In 1175 the pope refused Henry’s appeals for a divorce. He then retained a cardinal, Huguezon, as emissary to Eleanor: “Henry had carefully rehearsed this fellow: I heard my husband’s Angevin idioms recited in a stranger’s voice. Via the mouth of his scarlet messenger, Henry proposed a divorce… After which I was to take the veil and hie myself to Fontevrault to reign as abbess. Hah! You notice he dared not divorce me unless I agreed to take holy orders. Otherwise I might convey my lands into another marriage. Nor could Henry leave me in my duchy as a woman seule, for then my liege-lord would again be Louis. By how much Henry feared to lose Poitou and Aquitaine, by so much Louis lusted to regain them. And all at the whim of a woman’s caprice!” (Chapter 29). Rumour persisted for decades that Henry intended not only to divorce Eleanor but to disinherit his sons by her and marry again. Rumour had it that Henry’s intended was Alice, the rejected bride of his son Richard (Lionheart). Henry’s intention: to sire another crop of legitimate sons more amenable to their father’s wishes. (Meaning: They would not grow to maturity influenced by Eleanor.) Poor Alice. She became the poisoned pawn on the chessboard of politics and remained so for decades. Question: Was there substance to the rumour that Henry had designs on Alice? Was it ever more than rumour?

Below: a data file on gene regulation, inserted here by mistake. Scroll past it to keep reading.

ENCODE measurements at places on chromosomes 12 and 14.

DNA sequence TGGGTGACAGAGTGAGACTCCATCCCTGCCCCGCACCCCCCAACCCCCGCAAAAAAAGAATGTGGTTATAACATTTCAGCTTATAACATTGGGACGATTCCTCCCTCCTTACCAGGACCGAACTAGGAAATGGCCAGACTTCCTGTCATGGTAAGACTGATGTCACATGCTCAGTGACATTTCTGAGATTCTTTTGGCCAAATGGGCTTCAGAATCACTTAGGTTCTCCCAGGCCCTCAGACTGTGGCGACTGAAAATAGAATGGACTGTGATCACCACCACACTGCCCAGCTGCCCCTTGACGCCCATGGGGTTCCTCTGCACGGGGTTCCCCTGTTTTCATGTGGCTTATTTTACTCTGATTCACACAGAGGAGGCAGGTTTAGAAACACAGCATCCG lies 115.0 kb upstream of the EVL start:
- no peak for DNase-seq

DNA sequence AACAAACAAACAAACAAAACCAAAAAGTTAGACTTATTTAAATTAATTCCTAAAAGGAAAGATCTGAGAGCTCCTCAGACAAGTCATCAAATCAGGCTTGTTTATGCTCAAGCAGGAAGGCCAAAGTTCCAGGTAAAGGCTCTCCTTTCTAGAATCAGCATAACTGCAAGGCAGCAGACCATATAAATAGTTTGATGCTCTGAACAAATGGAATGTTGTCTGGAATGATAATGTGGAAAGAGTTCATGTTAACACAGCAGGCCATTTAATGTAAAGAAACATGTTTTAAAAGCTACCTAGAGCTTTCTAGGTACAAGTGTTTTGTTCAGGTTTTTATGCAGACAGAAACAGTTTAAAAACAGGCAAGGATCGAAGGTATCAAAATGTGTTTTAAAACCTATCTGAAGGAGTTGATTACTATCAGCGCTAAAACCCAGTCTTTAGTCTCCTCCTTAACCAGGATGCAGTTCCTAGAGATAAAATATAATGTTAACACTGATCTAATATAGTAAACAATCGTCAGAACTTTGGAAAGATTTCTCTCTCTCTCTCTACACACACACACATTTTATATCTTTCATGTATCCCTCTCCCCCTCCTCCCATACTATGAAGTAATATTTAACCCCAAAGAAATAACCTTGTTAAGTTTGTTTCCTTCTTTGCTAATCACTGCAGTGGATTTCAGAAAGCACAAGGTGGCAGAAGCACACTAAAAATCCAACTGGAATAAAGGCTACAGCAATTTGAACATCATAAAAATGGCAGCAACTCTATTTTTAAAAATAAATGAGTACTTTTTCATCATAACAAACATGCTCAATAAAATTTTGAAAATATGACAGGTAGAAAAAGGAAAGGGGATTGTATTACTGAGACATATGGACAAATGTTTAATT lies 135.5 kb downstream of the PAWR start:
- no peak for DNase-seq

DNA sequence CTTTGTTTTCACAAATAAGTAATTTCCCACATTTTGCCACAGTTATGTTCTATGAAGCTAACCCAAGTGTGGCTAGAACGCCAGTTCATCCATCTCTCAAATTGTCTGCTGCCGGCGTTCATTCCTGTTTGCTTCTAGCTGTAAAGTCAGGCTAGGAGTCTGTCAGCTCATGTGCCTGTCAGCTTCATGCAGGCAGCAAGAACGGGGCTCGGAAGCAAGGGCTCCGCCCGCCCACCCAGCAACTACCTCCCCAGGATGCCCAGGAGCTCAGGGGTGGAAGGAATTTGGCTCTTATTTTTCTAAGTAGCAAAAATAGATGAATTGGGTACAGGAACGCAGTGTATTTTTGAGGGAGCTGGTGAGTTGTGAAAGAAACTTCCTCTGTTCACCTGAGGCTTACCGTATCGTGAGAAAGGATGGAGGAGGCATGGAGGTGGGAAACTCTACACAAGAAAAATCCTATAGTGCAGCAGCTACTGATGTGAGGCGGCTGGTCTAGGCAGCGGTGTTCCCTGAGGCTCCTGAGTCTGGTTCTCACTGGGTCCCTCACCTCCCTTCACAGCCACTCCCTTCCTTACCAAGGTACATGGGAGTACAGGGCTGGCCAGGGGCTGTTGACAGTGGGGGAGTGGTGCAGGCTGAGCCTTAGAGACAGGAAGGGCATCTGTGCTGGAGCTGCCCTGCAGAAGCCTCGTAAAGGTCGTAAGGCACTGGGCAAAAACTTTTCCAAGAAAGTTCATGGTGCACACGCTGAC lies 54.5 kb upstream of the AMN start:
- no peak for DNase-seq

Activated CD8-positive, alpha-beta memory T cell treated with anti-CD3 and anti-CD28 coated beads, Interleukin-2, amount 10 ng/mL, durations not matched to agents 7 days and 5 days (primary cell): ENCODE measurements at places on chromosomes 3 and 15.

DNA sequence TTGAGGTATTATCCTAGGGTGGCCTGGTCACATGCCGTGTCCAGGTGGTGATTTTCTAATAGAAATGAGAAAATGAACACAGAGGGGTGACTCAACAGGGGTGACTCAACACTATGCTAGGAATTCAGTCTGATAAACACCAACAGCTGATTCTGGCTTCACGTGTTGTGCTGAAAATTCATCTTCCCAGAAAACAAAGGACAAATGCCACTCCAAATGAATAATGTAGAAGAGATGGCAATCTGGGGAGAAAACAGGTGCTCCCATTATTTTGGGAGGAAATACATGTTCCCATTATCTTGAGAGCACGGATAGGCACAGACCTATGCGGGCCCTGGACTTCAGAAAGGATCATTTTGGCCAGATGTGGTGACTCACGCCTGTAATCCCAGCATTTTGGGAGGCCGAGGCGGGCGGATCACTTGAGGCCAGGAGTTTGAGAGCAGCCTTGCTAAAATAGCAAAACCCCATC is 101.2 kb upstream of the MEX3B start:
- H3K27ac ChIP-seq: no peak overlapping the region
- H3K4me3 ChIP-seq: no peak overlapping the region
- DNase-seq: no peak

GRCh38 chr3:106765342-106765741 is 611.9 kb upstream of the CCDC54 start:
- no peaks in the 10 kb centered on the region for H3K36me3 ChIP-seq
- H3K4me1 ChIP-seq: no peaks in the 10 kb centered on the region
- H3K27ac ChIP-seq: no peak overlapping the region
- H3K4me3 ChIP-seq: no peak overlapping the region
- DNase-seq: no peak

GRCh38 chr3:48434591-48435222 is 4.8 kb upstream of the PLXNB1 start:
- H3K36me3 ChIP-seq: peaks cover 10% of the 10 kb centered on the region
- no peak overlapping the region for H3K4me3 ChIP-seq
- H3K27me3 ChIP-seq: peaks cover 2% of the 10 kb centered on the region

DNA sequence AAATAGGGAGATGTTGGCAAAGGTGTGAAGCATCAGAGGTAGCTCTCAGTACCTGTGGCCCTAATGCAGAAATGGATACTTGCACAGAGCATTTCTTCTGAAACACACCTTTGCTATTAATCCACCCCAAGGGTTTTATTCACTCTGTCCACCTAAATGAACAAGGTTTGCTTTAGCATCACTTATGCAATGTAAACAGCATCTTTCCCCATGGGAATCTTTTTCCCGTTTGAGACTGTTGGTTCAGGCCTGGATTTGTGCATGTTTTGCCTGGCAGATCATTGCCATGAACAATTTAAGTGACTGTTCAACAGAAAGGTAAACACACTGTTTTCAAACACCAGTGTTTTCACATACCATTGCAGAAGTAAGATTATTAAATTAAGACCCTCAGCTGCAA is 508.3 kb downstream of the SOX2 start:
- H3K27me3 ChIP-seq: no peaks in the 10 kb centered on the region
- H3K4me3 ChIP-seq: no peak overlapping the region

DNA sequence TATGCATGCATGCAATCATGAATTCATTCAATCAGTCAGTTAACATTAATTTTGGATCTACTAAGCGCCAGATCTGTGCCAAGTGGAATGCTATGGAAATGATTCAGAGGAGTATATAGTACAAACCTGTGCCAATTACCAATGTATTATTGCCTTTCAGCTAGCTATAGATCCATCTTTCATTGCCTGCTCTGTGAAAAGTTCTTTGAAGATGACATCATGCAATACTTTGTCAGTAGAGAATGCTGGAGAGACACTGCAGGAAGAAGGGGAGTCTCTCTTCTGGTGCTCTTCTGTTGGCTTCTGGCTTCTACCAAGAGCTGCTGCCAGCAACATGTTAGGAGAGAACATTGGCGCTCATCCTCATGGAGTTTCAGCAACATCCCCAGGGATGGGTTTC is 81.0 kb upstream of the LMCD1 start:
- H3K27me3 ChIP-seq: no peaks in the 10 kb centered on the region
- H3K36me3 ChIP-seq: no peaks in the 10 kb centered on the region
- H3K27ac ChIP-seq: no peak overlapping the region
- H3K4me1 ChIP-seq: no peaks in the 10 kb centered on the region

One imagines Eleanor, exiled to England and far from her continental lands, as sidelined. But her exile was porous, and her channels of communication excellent. Skirmishing between father and sons during the period of Eleanor’s exile grew more intense. The ongoing turmoil between father and sons, and among sons, appears dysfunctional to a degree exceptional even for the times, and one wonders about Eleanor’s involvement from afar. Did the troubles start with Henry’s treatment of Eleanor and her subsequent revenge? Did it start from the parents’ “hungry falcons” policy of making promises and then withholding them? Or was it simply that Eleanor was as she describes herself in Chapter 15: “Aleänor, the mother of sons-too many sons!”?